We insist on force majeure… ANLCA
By Samson Echenim
Importers in Nigeria face N34.12 billion loss in demurrage and port storage charges on about 75,000 TEUs imported into the country within this 14 days lockdown period, Business a.m can authoritatively report.
It was gathered that while the Nigeria Customs Service and the terminal operators keep their operations active, the international shipping lines and the banks have refused to open shops for the next 14 days being the period the Federal Government of Nigeria has placed the country’s commercial nerve centre under lockdown over coronavirus concerns.
According to Business a.m investigations, major shipping lines coming to Nigeria, which refused to open their offices for importers to clear their containers include Maersk Line, Cosco, PIL, OOCL and Safmarine. The shipping lines have refused to operate until after 14 days, beginning from Tuesday, March 30.
Importers will pay N20,500 per TEU as demurrage to Maersk Line, while the other shipping lines charge N18,000 demurrage daily after the first five days.
Average storage fee per TEU stands at N12,000 per day after the initial five days.
With Nigeria’s annual container throughput averaging at 1.8m TEUs, Business a.m computations show that no less that 75,000 containers would be charged N455,000 for demurrage and storage fees for the period of 14 days, leaving a total of N34.12 billion if the shipping lines keep their offices locked for the period as they have said.
The Nigerian Ports Authority (NPA) had directed that terminal operators and shipping lines forfeit storage and demurrage fees for 21 days beginning from March 30, but customs brokers have reported that the operators have defied the NPA directive.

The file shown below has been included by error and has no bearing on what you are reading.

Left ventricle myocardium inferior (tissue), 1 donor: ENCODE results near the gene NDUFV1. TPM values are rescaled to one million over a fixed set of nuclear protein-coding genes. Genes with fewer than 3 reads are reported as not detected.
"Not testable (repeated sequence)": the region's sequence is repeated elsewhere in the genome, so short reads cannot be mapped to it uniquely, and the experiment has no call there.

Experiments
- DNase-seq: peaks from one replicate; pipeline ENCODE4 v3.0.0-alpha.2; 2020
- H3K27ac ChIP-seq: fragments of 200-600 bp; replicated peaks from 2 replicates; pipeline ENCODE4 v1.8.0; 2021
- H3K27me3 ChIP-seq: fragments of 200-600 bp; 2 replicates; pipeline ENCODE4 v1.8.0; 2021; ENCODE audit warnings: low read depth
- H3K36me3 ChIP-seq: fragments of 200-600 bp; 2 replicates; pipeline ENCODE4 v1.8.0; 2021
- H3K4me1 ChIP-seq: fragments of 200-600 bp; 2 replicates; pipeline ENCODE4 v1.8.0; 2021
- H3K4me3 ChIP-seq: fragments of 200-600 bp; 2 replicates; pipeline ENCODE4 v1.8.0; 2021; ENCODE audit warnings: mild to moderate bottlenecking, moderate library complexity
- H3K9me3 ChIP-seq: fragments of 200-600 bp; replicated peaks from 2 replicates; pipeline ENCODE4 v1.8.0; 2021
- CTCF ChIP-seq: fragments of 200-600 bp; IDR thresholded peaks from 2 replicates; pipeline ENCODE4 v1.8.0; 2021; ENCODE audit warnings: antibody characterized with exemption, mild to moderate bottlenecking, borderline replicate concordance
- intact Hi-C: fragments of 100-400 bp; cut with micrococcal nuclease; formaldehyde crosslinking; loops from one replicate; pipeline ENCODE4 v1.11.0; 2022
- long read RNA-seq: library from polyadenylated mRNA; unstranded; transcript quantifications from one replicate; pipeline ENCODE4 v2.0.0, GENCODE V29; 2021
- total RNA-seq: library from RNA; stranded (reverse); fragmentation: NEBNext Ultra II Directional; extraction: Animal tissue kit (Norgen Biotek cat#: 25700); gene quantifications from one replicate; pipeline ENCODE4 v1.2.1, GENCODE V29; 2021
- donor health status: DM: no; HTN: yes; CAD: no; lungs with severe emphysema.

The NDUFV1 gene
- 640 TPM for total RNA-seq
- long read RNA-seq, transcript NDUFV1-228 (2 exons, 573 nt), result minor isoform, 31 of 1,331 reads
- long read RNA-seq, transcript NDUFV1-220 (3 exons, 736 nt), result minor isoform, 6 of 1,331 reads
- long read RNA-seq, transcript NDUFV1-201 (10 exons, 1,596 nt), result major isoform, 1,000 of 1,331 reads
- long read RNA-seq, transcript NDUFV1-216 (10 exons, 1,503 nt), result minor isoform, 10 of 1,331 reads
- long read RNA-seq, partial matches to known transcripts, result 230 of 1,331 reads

Following this, the country’s largest association of Customs brokers told business a.m that it is insisting on its earlier demand for a “force majeure” to be activated at the seaports in Lagos, which currently receives 90 percent of the cargoes destined to the country.
An importer who spoke with our correspondent on the development to said shipping lines were not available to issue debit notes and banks were not available to receive tariff payments after Customs had issued PAAR, while both demurrage and storage charges read on daily.
The importer who pleaded anonymity, called on the vice president, Yemi Osinbajo, who supervises the federal government ease of doing business initiative to call the shipping lines to order and take action to see to seamless operation at the seaport.
He said, “It is trues that the shipping lines have refused to open office. All the shipping lines that I have business with have refused to open. They told us they are not working until 14 days. We asked them if we would pay demurrage during the period and said we are going to pay demurrage.
“The terminal operators are waiting for us to take delivery of our containers, but we will have to first clear from the shipping line, which will issue us the debit note with which to clear from the terminals. Naturally, our storage charges are also reading during this period.
“The situation is toxic. Maersk Line charges N20,500 for demurrage and the terminals charge N12,000 for storage daily. This is what we will paying for 14 days if the shipping lines make good their decision to lock shop for 14 days.” “My company imports for some foreign companies in Nigeria and we bear the direct cost of importation. We are calling on the vice president to use his good office to intervene.”
We insist on force majeure… ANLCA
Meanwhile, ANLCA president,Tony Iju Nwanunike says the situation at the port is “very serious,” saying the association stands on its earlier demand that Vice President Osinbajo declare a “force majeure” at the Lagos ports effective March 1.
Responding to failure of the shipping lines and terminal operators to heed the NPA directive to suspend demurrage and storage charges respectively for 2 days, Nwabunike said, “Just as if we know when we sent an open letter to the Vice President on waiver of demurrage starting from 1st week of March
“Yes we want force majeure and total waiver of any demurrage and penalties after this Covid19 pandemic. It is inevitable.”
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